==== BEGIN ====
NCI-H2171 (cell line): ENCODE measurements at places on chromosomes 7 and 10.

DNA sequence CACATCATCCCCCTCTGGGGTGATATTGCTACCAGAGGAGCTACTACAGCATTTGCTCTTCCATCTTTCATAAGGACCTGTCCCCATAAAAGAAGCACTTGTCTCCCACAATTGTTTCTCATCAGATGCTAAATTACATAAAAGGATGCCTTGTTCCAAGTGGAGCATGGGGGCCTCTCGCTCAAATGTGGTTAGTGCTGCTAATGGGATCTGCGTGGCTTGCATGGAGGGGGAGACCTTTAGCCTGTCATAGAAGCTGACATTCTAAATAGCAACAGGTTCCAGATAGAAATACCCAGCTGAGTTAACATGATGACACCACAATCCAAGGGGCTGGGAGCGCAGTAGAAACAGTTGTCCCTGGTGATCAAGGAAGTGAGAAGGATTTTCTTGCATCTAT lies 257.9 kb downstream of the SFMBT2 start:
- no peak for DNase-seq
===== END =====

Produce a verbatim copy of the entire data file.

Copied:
NCI-H2171 (cell line): ENCODE measurements at places on chromosomes 7 and 10.

DNA sequence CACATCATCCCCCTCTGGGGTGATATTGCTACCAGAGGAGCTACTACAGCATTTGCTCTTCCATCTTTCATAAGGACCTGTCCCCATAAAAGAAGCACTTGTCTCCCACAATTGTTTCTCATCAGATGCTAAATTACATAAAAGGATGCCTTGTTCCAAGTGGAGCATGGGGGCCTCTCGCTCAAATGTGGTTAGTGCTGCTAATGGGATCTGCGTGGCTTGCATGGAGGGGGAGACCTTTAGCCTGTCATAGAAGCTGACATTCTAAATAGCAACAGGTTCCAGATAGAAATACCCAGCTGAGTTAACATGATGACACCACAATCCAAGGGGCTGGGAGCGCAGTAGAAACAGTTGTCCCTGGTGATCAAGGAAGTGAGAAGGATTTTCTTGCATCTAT lies 257.9 kb downstream of the SFMBT2 start:
- no peak for DNase-seq